Bingo players are a fractious and violent lot. Vicious fights are not unheard of in the Bingo halls of the world. For one thing, there's real money at stake in these games. For another, if you're 70 years old and playing Bingo every day, it's probably important enough to you that you'd be willing to cut a b***h over it. There are no real statistics on violence in Bingo, because "Bingo fight researcher" isn't a thing (yet), but gambling sites do feel the need to warn about the violence of Bingo. So does Gil.
"It's mostly clawing, or hitting with [a] purse. It gets ugly. All because they missed a number or broke an unwritten rule. 'No over-the-top cheering when you win' is one, and [this particular winner] said 'I beat you all!' while doing a mom dance up the aisle. Then she was shoved down by a regular who didn't like the tourist's attitude. But I have to give it to the tourist -- she was a 50-something woman wearing a Bill Cosby sweater, but after she was pushed down, she did a sweeping leg kick to the back of the other woman's knees and had her pinned down in some sort of karate move. If the confirmers didn't get there, it would have been even more ugly."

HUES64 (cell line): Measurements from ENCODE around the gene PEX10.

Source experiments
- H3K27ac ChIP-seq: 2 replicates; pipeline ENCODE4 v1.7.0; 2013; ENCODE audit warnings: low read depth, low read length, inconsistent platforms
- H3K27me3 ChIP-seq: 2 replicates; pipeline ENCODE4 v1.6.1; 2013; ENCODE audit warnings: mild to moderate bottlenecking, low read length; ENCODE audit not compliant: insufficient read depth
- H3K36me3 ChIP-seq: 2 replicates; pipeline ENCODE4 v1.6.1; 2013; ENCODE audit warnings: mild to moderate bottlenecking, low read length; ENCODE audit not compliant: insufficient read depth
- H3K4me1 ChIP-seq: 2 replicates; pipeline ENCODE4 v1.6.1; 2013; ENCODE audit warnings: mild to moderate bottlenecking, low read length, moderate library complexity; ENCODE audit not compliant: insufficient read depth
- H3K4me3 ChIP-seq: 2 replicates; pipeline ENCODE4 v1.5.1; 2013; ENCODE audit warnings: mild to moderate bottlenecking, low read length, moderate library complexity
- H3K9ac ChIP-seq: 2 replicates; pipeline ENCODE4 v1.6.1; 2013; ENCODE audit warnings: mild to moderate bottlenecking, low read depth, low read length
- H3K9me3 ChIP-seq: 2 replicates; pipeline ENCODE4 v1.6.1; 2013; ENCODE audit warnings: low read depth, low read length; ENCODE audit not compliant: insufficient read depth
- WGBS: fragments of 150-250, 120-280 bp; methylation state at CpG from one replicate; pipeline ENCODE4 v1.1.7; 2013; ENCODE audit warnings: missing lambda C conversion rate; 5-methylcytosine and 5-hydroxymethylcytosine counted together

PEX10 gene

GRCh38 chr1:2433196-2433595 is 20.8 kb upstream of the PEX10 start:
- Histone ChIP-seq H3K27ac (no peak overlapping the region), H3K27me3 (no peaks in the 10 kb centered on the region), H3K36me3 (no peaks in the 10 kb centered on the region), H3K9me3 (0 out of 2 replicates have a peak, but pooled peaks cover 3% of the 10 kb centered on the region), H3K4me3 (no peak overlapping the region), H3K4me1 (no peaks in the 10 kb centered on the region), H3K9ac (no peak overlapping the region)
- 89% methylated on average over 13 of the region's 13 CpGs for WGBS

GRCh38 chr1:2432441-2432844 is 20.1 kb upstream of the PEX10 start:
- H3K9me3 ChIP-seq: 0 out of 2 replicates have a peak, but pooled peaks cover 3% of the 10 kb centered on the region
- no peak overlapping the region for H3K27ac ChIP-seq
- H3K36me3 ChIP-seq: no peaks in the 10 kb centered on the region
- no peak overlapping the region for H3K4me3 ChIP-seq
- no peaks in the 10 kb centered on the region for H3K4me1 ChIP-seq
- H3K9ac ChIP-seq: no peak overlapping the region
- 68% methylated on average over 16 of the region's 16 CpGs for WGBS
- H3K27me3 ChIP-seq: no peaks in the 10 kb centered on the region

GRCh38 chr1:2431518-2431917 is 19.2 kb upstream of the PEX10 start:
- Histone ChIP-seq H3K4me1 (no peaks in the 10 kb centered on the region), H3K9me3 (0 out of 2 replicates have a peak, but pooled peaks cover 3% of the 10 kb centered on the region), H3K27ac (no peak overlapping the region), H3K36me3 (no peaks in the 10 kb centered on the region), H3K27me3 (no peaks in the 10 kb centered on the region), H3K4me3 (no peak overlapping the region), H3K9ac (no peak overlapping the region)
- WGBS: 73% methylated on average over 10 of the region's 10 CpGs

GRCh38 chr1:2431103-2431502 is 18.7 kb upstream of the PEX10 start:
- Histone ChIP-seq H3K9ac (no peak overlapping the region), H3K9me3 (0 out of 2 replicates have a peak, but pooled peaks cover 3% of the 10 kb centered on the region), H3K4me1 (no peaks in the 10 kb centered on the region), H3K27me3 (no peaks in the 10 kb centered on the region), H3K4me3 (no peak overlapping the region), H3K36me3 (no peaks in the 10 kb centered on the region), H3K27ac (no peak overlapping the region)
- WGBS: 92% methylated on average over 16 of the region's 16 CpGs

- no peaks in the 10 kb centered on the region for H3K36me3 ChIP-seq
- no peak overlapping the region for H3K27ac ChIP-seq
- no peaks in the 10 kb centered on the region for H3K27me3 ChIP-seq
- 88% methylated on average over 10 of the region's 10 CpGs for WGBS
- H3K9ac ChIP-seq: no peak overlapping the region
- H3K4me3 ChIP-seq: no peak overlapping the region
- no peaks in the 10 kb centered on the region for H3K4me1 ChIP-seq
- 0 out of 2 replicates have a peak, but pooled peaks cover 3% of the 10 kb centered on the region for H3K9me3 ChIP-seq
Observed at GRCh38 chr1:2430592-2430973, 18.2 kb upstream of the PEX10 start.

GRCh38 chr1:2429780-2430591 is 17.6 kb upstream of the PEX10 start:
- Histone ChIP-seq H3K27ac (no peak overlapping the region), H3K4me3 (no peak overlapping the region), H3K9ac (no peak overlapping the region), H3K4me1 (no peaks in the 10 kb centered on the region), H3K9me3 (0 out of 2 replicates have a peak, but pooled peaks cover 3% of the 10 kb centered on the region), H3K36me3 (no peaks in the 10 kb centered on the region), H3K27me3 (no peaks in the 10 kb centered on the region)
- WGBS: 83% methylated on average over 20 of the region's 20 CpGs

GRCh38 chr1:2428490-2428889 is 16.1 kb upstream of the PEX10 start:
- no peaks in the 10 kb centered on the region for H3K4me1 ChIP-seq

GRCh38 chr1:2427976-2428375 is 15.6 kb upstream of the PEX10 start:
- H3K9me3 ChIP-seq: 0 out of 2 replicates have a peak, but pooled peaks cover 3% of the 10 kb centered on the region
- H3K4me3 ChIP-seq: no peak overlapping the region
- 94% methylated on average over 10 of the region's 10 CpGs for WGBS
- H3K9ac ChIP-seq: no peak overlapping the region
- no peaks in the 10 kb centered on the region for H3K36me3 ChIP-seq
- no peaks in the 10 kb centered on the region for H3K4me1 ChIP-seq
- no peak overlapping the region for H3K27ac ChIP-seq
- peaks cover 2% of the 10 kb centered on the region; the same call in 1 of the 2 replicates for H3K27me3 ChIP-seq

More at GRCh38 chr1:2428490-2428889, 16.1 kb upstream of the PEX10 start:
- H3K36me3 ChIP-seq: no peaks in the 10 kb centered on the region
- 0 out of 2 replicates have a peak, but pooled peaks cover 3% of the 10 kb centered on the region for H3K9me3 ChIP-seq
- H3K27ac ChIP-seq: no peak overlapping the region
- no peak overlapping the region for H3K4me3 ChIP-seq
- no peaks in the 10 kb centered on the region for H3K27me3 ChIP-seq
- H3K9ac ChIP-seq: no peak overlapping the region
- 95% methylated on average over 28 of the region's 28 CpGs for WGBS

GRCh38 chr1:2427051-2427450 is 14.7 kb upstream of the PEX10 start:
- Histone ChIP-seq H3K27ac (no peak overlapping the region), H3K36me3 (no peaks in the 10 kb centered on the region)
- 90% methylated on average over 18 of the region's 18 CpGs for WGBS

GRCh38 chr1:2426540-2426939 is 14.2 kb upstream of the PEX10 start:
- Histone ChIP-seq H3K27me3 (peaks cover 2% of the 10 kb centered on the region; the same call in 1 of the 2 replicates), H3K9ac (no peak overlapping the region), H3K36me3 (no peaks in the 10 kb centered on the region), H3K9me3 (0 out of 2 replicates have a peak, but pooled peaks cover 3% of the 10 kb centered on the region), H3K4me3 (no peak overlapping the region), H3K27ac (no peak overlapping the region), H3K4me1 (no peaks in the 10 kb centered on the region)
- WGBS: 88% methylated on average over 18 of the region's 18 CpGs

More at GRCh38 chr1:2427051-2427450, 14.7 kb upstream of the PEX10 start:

Some of the stark nastiness at the heart of modern Bingo comes from the inherent clash of generations. See, Bingo is currently gaining a much younger player base than usual. Yes, of all things, Bingo is apparently the only one to survive genocide by millennials. Of course, the older players aren't necessarily happy about this.
"There's animosity between the younger and older players. Neither likes it when the other wins. Younger players don't like older players because they feel they're too bossy, and older players don't think younger players know the proper etiquette. If one of them makes [a] mistake, the other group is going to pounce on it. Like if they forgot a rule of the game. They can be like kids, going over the most minute detail."